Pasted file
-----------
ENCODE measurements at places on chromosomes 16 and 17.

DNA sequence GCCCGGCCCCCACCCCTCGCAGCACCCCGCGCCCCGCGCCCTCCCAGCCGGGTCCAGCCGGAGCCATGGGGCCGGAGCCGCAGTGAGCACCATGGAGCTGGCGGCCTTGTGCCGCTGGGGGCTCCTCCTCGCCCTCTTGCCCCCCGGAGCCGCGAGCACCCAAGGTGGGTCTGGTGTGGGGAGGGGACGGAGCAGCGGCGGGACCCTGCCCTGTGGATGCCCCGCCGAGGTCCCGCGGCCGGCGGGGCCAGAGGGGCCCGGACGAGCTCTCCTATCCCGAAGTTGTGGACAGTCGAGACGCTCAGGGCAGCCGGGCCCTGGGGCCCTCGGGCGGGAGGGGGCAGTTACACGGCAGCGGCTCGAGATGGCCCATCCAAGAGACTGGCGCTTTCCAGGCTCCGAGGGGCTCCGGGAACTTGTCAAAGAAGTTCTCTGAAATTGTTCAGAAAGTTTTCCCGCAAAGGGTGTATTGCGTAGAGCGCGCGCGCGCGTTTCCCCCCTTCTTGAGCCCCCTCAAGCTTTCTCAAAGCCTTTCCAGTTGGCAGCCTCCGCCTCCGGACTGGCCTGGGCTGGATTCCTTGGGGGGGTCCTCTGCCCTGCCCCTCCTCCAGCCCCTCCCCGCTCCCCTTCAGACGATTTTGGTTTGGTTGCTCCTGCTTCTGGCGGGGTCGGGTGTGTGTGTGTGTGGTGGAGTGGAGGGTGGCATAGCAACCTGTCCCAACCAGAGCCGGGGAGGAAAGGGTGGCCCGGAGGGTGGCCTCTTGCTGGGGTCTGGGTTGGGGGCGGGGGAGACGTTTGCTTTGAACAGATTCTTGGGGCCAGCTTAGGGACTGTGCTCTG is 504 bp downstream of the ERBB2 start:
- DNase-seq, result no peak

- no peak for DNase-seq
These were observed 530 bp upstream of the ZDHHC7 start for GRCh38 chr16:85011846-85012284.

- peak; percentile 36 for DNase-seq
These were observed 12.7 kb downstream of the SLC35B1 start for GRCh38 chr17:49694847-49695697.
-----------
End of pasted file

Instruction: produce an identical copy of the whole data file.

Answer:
ENCODE measurements at places on chromosomes 16 and 17.

DNA sequence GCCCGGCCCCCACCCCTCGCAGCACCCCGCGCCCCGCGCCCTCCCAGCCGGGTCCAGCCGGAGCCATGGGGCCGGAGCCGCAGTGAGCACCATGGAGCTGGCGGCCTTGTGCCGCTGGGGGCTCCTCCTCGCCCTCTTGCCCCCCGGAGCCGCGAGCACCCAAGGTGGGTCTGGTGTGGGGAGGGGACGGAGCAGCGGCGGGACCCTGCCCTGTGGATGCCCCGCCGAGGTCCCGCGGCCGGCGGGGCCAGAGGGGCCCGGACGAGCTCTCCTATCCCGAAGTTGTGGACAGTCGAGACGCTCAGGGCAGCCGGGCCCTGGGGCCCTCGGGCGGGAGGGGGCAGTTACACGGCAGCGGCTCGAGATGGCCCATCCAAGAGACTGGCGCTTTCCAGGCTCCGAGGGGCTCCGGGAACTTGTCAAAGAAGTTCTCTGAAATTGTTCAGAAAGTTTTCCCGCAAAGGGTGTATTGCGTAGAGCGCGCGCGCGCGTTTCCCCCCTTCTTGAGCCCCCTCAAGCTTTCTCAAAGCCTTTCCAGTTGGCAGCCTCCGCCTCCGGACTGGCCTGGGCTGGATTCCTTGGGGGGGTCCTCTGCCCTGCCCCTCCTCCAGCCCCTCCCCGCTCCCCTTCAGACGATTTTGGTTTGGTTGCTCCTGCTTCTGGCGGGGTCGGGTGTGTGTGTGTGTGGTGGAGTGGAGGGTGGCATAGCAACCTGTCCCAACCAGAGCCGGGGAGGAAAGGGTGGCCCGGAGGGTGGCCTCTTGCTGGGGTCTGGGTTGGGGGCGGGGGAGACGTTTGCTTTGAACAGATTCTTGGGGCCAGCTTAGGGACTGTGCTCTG is 504 bp downstream of the ERBB2 start:
- DNase-seq, result no peak

- no peak for DNase-seq
These were observed 530 bp upstream of the ZDHHC7 start for GRCh38 chr16:85011846-85012284.

- peak; percentile 36 for DNase-seq
These were observed 12.7 kb downstream of the SLC35B1 start for GRCh38 chr17:49694847-49695697.